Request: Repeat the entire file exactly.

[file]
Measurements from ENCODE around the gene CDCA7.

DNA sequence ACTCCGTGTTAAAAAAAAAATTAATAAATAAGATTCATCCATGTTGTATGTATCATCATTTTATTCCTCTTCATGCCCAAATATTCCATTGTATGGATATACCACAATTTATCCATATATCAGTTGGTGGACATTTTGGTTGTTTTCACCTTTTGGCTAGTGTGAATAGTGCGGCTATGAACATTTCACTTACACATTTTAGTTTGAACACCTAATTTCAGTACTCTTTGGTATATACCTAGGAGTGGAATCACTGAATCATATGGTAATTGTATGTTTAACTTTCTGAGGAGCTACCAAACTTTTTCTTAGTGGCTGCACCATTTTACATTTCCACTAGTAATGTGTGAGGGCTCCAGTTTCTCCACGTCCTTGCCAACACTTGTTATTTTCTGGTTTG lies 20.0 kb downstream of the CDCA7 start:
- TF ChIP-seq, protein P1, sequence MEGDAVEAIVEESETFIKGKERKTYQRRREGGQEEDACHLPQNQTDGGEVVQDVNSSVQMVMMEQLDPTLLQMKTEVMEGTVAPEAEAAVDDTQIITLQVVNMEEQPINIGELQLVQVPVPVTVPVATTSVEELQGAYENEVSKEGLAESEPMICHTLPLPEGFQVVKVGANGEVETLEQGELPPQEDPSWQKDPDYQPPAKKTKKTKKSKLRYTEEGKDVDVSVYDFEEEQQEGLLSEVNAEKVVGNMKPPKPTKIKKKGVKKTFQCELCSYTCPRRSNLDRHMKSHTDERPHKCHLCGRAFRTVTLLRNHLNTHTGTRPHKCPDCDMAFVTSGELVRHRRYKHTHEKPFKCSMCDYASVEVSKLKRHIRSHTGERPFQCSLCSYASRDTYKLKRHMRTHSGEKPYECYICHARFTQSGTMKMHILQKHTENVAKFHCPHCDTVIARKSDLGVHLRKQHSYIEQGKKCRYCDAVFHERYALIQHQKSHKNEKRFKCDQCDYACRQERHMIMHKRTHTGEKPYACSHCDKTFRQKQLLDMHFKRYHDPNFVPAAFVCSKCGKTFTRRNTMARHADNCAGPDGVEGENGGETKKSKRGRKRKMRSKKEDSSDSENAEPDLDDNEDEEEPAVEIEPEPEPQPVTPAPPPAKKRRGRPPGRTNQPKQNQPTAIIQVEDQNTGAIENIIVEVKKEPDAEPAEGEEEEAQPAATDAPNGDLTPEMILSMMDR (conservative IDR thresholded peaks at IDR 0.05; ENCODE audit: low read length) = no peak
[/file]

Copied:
Measurements from ENCODE around the gene CDCA7.

DNA sequence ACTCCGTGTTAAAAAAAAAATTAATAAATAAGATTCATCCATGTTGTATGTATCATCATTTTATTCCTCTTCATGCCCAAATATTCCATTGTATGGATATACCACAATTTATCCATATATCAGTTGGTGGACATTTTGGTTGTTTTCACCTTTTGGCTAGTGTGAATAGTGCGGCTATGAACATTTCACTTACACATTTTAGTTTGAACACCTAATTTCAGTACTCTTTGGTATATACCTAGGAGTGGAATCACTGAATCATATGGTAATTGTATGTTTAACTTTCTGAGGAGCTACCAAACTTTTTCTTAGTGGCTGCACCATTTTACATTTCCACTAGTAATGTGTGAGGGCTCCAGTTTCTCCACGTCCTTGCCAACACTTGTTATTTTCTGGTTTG lies 20.0 kb downstream of the CDCA7 start:
- TF ChIP-seq, protein P1, sequence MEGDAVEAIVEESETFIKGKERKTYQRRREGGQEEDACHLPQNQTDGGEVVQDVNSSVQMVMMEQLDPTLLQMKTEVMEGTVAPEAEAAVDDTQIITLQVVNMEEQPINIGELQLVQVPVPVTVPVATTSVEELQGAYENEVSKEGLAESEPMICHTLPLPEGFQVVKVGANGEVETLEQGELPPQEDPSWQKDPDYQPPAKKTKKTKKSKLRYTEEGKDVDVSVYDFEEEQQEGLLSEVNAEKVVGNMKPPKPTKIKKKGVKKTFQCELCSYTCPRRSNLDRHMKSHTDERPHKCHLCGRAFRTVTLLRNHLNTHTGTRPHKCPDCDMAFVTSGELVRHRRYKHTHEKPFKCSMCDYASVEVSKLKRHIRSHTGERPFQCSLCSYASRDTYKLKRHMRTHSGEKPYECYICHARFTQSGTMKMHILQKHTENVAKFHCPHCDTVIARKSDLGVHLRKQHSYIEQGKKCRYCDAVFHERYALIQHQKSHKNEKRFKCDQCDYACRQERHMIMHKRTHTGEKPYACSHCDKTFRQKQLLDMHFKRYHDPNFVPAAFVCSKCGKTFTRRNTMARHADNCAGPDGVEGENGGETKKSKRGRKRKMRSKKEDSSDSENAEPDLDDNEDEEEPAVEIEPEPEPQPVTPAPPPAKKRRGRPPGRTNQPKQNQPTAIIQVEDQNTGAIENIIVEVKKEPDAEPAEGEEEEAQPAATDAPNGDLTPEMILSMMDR (conservative IDR thresholded peaks at IDR 0.05; ENCODE audit: low read length) = no peak